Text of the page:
UPS Violates ADA with Policy Against Deaf Drivers

October 11, 2006 ( - The 9th US Circuit Court of Appeals has upheld a lower court decision that United Parcel Service (UPS) violated the Americans with Disabilities Act (ADA) by excluding deaf employees from positions as package car drivers.

In its opinion the appellate court said UPS failed to prove that all or substantially all deaf drivers present a greater safety risk than it assumes for other drivers. The court said the concept of risk is an individual, not an aggregate one.

The appellate panel also pointed out that the United States Department of Transportation (DOT) hearing standard that UPS used in qualifications for package car drivers does not apply to the vehicles in question.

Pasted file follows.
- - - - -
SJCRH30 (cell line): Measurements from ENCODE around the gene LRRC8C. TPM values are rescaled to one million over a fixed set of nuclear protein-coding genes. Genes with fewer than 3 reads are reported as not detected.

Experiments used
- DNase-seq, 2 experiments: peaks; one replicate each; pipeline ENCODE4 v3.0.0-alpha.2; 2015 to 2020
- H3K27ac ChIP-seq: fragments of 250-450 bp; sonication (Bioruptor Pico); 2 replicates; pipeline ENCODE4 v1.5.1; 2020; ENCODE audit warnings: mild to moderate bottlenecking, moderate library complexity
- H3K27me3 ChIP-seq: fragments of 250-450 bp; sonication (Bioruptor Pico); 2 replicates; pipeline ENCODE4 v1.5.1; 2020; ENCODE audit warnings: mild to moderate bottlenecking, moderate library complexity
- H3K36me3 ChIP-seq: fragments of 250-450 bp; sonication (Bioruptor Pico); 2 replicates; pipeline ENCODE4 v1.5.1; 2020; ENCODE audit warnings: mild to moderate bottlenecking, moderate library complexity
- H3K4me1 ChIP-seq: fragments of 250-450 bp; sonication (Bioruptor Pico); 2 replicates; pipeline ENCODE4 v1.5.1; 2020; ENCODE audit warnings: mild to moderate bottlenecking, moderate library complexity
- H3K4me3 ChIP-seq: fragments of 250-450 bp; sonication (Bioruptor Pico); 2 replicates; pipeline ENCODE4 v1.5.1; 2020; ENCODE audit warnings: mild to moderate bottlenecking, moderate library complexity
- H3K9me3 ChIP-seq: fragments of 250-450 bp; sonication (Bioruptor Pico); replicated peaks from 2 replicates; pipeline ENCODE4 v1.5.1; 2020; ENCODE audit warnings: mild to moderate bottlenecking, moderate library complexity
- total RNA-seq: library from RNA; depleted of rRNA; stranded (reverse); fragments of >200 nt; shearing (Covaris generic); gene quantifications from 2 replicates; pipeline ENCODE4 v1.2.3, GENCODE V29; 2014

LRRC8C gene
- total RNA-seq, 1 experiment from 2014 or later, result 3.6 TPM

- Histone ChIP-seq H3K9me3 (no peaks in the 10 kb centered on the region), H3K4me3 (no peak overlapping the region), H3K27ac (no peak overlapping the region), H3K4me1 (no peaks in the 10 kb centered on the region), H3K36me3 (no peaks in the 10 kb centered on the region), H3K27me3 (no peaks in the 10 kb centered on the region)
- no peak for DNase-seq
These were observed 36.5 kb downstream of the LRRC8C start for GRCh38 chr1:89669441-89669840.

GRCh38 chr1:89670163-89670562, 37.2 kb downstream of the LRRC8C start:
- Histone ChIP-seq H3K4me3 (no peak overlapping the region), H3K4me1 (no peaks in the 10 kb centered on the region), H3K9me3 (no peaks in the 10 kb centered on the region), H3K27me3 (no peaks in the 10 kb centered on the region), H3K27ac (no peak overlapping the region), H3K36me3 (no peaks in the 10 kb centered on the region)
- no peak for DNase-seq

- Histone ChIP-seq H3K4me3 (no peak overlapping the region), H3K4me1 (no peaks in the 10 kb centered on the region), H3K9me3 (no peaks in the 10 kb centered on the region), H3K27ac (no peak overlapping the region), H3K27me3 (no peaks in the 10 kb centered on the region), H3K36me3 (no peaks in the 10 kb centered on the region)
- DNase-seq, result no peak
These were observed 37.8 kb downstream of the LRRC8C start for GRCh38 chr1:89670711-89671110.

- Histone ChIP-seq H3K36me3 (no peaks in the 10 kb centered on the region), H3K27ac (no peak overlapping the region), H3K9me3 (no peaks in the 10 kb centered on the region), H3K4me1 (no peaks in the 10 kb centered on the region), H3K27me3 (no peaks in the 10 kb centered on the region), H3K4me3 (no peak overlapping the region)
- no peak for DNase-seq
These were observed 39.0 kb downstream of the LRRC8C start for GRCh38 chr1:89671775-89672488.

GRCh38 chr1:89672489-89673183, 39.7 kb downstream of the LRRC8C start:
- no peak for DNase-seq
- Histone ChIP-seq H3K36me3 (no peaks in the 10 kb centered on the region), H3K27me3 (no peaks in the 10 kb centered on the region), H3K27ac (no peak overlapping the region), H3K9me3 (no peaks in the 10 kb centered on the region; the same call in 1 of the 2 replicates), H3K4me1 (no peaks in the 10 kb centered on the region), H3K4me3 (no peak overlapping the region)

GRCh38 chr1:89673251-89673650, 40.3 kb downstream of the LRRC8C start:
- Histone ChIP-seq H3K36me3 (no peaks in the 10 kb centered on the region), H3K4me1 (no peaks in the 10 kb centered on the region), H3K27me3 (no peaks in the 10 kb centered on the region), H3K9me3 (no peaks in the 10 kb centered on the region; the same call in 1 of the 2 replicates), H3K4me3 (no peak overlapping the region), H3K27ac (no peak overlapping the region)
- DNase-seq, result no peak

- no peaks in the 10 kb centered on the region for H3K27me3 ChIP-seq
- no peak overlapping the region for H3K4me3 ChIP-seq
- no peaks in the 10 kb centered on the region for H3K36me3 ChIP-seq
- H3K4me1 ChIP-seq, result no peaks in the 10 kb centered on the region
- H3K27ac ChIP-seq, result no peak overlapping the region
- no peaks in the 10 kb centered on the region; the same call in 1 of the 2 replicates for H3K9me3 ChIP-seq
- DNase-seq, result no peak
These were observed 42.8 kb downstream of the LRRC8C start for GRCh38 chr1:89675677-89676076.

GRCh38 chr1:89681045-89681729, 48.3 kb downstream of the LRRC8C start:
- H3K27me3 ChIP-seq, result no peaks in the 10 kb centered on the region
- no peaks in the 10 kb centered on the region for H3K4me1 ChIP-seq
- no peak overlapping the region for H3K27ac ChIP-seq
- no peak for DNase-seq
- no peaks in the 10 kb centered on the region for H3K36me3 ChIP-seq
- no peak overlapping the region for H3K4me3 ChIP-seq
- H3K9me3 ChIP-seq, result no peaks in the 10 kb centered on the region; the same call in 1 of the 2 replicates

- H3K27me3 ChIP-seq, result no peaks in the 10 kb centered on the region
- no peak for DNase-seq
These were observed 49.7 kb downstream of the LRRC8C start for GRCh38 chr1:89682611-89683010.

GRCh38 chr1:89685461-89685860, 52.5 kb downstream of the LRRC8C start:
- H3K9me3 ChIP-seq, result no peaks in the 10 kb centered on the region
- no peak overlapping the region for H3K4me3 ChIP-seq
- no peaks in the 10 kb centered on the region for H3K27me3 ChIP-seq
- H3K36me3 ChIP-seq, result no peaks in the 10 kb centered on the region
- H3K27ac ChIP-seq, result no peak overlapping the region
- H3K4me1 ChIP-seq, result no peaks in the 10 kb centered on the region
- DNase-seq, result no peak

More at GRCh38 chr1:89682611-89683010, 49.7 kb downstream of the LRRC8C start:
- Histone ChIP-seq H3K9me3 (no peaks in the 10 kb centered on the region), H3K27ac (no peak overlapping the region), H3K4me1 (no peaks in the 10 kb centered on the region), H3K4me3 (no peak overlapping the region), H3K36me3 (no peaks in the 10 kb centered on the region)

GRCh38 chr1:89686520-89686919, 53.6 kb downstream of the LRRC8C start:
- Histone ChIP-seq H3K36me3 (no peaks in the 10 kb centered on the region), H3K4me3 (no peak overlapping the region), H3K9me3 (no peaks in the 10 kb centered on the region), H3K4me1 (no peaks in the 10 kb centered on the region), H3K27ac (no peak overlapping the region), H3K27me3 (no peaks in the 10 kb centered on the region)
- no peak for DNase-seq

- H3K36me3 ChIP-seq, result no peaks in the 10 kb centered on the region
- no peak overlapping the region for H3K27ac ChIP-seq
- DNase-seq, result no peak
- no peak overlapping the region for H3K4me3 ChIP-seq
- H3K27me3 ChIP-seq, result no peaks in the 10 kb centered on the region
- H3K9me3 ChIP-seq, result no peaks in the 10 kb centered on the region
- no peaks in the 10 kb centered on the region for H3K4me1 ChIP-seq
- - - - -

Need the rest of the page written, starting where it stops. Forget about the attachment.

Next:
The case involved a class of UPS employees that included at least two individuals who met all of UPS’ prerequisites for being promoted to package car driver except for the DOT hearing standard. UPS filed a motion to decertify the class since other class members failed to meet qualifications for the position other than the hearing standard. The district court denied that motion, and the appellate court confirmed.

The district court issued an injunction that included a requirement for UPS to perform an individualized assessment of the abilities of an employee who met all requirements for a package car driver position except for the DOT hearing standard. The appellate court affirmed the injunction.

The opinion in Bates v. UPS is here .